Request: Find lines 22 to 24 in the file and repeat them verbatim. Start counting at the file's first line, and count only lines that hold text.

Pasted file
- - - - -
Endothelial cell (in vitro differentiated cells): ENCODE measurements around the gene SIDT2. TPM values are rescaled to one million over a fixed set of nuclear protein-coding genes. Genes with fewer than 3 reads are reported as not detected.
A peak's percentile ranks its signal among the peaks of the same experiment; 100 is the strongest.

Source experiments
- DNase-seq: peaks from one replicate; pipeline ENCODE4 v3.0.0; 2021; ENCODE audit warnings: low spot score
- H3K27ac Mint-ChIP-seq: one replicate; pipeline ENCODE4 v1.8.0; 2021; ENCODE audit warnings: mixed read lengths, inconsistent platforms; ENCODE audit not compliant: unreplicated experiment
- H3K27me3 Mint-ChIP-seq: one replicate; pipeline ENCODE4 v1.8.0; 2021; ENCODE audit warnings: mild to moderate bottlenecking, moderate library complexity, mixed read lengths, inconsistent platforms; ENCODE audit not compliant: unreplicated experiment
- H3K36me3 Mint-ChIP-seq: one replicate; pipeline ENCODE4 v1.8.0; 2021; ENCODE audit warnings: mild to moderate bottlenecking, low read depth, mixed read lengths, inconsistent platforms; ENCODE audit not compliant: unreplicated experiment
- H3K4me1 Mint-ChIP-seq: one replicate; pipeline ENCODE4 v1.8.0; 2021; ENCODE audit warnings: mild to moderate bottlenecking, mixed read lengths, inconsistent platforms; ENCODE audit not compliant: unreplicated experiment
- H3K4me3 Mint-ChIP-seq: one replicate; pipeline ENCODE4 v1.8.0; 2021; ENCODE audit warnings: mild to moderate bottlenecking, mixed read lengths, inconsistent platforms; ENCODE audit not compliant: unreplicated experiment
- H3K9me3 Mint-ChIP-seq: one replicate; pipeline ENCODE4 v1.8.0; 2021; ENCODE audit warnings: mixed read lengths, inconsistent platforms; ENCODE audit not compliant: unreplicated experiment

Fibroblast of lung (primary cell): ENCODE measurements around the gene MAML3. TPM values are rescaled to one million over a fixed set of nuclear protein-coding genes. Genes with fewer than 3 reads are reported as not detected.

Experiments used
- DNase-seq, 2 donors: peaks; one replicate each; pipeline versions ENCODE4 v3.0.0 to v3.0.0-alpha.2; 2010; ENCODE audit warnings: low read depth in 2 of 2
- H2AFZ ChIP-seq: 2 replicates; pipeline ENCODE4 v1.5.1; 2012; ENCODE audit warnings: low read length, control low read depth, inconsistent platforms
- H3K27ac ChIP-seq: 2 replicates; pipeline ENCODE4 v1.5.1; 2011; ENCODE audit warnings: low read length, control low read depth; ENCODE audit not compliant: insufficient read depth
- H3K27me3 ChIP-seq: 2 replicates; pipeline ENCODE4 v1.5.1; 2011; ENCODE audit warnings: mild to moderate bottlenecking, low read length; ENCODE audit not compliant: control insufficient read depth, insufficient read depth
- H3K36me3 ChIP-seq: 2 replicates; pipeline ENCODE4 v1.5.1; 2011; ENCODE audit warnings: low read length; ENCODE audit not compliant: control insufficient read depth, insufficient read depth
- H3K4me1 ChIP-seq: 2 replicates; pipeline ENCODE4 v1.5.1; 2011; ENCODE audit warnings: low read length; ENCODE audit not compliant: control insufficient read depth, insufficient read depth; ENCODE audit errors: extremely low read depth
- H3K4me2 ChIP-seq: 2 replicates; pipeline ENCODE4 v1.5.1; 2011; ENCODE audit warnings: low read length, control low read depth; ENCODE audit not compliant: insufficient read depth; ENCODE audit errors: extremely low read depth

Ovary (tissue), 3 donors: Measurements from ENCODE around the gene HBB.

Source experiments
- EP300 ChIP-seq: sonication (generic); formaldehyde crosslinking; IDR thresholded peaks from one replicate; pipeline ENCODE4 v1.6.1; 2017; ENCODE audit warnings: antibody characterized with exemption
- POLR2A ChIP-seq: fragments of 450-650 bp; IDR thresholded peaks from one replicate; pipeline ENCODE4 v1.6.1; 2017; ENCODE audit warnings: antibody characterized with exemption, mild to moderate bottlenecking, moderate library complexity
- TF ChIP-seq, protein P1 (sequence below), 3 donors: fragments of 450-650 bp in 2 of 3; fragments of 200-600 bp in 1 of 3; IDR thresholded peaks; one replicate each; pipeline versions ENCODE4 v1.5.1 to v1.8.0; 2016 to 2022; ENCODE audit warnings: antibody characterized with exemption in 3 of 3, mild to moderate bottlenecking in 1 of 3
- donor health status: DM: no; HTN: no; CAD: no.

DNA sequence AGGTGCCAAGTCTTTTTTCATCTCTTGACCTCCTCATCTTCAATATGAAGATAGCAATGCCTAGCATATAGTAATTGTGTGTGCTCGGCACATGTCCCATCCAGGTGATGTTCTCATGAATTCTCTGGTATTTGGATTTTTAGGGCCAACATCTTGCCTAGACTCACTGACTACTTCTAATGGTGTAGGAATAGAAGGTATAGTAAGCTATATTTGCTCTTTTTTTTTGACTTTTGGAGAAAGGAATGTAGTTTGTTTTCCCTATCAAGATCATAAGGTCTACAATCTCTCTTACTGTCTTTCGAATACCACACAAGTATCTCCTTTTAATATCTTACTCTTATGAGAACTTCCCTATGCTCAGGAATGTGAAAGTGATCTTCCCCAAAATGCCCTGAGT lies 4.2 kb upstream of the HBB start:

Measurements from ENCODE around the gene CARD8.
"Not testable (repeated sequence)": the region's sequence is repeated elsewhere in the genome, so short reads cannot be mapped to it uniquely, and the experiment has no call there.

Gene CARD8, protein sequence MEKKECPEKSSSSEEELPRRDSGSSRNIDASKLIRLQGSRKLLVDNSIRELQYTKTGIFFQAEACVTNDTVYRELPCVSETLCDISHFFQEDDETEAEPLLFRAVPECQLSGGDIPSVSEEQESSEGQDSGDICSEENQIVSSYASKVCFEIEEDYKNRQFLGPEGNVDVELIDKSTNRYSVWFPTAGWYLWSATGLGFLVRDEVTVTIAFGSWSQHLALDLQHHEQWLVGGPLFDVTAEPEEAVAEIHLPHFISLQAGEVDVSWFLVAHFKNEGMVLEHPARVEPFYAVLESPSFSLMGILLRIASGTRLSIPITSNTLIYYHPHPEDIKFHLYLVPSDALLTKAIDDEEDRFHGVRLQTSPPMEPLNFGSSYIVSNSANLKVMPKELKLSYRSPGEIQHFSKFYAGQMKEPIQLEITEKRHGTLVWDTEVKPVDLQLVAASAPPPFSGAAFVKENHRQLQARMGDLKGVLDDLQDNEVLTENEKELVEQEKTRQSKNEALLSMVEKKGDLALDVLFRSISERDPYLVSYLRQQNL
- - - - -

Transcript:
- EP300 ChIP-seq: sonication (generic); formaldehyde crosslinking; IDR thresholded peaks from one replicate; pipeline ENCODE4 v1.6.1; 2017; ENCODE audit warnings: antibody characterized with exemption
- POLR2A ChIP-seq: fragments of 450-650 bp; IDR thresholded peaks from one replicate; pipeline ENCODE4 v1.6.1; 2017; ENCODE audit warnings: antibody characterized with exemption, mild to moderate bottlenecking, moderate library complexity
- TF ChIP-seq, protein P1 (sequence below), 3 donors: fragments of 450-650 bp in 2 of 3; fragments of 200-600 bp in 1 of 3; IDR thresholded peaks; one replicate each; pipeline versions ENCODE4 v1.5.1 to v1.8.0; 2016 to 2022; ENCODE audit warnings: antibody characterized with exemption in 3 of 3, mild to moderate bottlenecking in 1 of 3